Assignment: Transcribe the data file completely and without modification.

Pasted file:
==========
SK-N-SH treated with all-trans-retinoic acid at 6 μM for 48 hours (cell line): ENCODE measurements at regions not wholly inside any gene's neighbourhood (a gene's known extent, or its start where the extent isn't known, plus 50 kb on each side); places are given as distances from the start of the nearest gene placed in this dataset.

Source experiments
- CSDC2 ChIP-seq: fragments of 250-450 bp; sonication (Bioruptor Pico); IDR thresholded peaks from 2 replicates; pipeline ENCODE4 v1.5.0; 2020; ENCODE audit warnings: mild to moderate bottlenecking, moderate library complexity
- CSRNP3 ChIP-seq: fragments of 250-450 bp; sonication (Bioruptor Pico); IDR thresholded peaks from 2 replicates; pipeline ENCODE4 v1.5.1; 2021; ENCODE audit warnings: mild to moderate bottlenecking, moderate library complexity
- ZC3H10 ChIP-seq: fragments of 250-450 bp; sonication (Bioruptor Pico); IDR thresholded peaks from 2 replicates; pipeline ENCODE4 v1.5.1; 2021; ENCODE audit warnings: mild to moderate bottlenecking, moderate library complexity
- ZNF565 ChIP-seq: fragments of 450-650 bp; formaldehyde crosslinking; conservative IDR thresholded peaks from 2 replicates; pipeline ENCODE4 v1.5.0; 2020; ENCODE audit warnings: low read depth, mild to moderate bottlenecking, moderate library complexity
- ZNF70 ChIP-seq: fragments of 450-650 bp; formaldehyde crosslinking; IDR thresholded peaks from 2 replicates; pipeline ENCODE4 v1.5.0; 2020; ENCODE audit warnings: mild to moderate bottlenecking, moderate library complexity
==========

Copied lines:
SK-N-SH treated with all-trans-retinoic acid at 6 μM for 48 hours (cell line): ENCODE measurements at regions not wholly inside any gene's neighbourhood (a gene's known extent, or its start where the extent isn't known, plus 50 kb on each side); places are given as distances from the start of the nearest gene placed in this dataset.

Source experiments
- CSDC2 ChIP-seq: fragments of 250-450 bp; sonication (Bioruptor Pico); IDR thresholded peaks from 2 replicates; pipeline ENCODE4 v1.5.0; 2020; ENCODE audit warnings: mild to moderate bottlenecking, moderate library complexity
- CSRNP3 ChIP-seq: fragments of 250-450 bp; sonication (Bioruptor Pico); IDR thresholded peaks from 2 replicates; pipeline ENCODE4 v1.5.1; 2021; ENCODE audit warnings: mild to moderate bottlenecking, moderate library complexity
- ZC3H10 ChIP-seq: fragments of 250-450 bp; sonication (Bioruptor Pico); IDR thresholded peaks from 2 replicates; pipeline ENCODE4 v1.5.1; 2021; ENCODE audit warnings: mild to moderate bottlenecking, moderate library complexity
- ZNF565 ChIP-seq: fragments of 450-650 bp; formaldehyde crosslinking; conservative IDR thresholded peaks from 2 replicates; pipeline ENCODE4 v1.5.0; 2020; ENCODE audit warnings: low read depth, mild to moderate bottlenecking, moderate library complexity
- ZNF70 ChIP-seq: fragments of 450-650 bp; formaldehyde crosslinking; IDR thresholded peaks from 2 replicates; pipeline ENCODE4 v1.5.0; 2020; ENCODE audit warnings: mild to moderate bottlenecking, moderate library complexity